The mission of the Department of Homeland Security is to protect the United States from threats to its safety and security, such as (checks notes) a play about a disabled man living in rural Newfoundland:
An award-winning local play has been denied entry into the the United States on the grounds it is not “culturally unique.”
The play Crippled has received rave reviews, being named the Overcast’s “Best Thing to Happen in 2018” and awarded Best Production at the 2017 Fundy Fringe Fest.
But a two-year attempt to take the show to San Francisco has been denied by Homeland Security on the grounds that the show is not culturally unique.
St. John’s playwright Paul Power who wrote and performs in the play says they had a number of letters from nationally recognized artists and experts, but this does not seem to have been enough.
Power says the play is an autobiographical piece about a man living with a disability coping with the death of his partner, which makes it personal and a unique expression on stage, but apparently US Border Security disagrees.
The decision can be appealed, but San Francisco’s EXIT Theater has decided to pull the plug:
…the denial letter Augello received from USCIS reads, “The contract, electric correspondences and itinerary you provided is insufficient because it did not provide any details to demonstrate that all of the performances or presentations will be culturally unique events.”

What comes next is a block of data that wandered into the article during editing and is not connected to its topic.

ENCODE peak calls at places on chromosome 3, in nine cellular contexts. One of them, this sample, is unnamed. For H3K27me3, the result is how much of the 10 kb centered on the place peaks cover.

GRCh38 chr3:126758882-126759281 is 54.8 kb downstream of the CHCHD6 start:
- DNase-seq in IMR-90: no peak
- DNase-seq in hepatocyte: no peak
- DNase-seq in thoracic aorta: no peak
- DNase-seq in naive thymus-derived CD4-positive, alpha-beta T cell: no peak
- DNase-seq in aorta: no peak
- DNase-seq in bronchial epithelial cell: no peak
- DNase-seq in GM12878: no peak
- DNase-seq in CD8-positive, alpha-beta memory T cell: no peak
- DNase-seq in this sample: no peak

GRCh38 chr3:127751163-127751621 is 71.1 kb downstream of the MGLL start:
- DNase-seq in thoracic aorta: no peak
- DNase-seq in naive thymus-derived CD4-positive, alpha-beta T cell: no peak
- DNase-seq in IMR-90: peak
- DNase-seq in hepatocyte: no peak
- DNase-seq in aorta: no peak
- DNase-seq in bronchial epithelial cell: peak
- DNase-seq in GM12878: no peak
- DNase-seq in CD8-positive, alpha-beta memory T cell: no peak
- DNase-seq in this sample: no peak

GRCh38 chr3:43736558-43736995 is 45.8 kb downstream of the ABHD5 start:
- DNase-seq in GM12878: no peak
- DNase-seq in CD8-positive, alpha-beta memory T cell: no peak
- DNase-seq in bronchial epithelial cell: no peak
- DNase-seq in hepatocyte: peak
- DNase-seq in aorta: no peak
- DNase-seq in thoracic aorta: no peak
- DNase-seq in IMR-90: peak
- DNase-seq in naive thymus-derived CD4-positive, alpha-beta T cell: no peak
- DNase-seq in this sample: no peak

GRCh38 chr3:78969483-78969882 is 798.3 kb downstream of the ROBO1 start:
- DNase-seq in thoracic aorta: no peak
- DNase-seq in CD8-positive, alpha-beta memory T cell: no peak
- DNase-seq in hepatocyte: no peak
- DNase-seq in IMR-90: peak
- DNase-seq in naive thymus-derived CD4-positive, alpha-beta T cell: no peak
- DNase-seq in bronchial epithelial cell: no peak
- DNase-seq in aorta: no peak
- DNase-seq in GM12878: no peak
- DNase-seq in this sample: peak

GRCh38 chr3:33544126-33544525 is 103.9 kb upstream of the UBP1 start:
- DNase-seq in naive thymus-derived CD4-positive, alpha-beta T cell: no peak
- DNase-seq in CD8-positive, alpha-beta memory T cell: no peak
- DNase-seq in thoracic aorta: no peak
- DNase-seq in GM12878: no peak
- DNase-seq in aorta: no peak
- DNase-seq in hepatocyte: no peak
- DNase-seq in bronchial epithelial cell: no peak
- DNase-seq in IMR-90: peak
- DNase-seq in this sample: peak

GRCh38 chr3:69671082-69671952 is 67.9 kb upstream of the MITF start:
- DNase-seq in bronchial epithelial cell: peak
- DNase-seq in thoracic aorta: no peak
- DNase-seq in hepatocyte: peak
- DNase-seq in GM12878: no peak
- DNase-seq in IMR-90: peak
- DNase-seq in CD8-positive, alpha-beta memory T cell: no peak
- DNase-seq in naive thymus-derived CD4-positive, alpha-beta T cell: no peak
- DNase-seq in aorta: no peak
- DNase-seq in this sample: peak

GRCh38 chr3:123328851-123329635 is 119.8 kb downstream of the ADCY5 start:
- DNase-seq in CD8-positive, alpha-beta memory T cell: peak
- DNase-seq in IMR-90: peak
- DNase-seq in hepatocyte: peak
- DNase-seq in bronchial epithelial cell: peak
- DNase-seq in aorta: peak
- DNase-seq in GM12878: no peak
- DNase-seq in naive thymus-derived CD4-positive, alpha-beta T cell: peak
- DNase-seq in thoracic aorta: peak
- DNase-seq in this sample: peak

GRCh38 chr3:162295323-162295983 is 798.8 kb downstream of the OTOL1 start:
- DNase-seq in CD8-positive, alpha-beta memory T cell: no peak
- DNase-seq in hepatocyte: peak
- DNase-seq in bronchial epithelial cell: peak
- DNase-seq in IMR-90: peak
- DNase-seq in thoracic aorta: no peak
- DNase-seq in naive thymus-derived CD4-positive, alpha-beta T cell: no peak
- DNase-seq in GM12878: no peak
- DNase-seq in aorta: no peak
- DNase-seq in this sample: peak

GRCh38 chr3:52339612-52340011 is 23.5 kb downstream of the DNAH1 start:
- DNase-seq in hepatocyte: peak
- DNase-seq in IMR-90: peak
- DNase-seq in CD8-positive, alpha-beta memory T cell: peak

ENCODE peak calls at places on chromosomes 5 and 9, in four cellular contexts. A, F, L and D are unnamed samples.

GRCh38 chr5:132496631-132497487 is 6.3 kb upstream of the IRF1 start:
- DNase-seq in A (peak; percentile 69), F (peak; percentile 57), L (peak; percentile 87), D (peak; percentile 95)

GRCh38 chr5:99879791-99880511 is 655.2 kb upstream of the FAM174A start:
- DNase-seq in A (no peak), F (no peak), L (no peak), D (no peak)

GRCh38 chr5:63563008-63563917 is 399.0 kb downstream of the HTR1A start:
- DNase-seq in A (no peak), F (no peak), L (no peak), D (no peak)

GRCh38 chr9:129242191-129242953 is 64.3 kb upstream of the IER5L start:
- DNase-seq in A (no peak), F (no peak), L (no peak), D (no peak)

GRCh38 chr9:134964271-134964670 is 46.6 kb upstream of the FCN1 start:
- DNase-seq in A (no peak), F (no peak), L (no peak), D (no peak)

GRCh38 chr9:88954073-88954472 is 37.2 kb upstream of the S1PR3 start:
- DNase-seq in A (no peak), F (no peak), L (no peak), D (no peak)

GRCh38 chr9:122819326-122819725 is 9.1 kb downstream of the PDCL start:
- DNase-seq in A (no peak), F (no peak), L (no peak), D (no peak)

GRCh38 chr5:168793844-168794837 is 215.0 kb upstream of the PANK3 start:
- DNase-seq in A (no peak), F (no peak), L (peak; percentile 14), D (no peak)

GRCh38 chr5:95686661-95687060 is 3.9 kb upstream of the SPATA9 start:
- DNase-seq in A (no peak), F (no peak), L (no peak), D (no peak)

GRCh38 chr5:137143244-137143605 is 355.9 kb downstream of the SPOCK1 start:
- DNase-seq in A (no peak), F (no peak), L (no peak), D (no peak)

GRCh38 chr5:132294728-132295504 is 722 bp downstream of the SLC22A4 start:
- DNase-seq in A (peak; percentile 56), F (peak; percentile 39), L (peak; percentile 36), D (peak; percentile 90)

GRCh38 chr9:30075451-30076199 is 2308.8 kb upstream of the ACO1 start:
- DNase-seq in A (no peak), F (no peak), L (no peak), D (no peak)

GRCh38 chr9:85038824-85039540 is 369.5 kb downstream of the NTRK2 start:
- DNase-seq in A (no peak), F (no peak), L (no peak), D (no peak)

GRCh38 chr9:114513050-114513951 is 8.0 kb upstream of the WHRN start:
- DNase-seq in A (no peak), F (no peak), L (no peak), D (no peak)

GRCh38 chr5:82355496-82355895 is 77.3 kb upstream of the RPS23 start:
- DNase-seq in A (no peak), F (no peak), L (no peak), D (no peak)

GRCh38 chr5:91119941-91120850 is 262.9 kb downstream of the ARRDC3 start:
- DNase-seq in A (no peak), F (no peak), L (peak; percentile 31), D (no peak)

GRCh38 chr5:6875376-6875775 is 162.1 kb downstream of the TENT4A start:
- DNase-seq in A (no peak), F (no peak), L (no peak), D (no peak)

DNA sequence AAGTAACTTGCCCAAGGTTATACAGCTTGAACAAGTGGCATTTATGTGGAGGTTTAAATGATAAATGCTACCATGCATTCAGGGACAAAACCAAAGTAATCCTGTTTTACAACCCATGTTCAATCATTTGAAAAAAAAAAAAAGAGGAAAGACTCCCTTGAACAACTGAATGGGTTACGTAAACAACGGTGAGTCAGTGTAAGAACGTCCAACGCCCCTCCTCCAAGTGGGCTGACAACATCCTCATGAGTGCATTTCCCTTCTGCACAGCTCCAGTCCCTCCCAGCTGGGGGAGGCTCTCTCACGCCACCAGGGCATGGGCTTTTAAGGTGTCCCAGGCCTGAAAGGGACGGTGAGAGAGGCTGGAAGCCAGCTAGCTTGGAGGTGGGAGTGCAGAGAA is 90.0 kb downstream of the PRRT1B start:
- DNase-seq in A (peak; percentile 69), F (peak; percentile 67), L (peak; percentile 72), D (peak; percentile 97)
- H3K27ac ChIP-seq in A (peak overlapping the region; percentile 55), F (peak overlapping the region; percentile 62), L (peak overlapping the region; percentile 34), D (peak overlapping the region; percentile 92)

“For them to be in charge of saying Paul can’t bring his show there—they don’t have their expertise,” Augello says. “These [artists] are able to come here [as tourists]. They’re not a threat to our safety.”
The denial letter Augello received from USCIS stipulates that EXIT Theatre has a month to appeal the decision, but Augello says the opportunity has already passed to produce Crippled this season. She says that current policy for allowing international artists to perform in the United States is too restrictive for independent artists like the ones she works with.
There’s nothing “culturally unique” about Justin Beiber, either, but he’s allowed to perform in the United States all he wants.
(Come to think of it, maybe that’s why they’re trying to keep more Canadian performers out.)
Canada has its own rules about foreign entertainers trying to enter the country, but EXIT Theater’s founder says they aren’t applied nearly as strictly:
“We have a difficult time getting indie performers in the country,” she says. “But as an indie performer myself, all I need to go to Canada is an invitation letter—and there are some restrictions, financial, et cetera—but it’s very simple to go to Canada and work the fringe circuit.”
The United States has a particularly ignorant xenophobe in the White House right now, but there’s nothing new about the labyrinthine rules to be followed if you want to enter the country legally. If Trump wonders why so many people try to enter illegally, he could start by reading his own country’s immigration laws. Or have someone read them to him.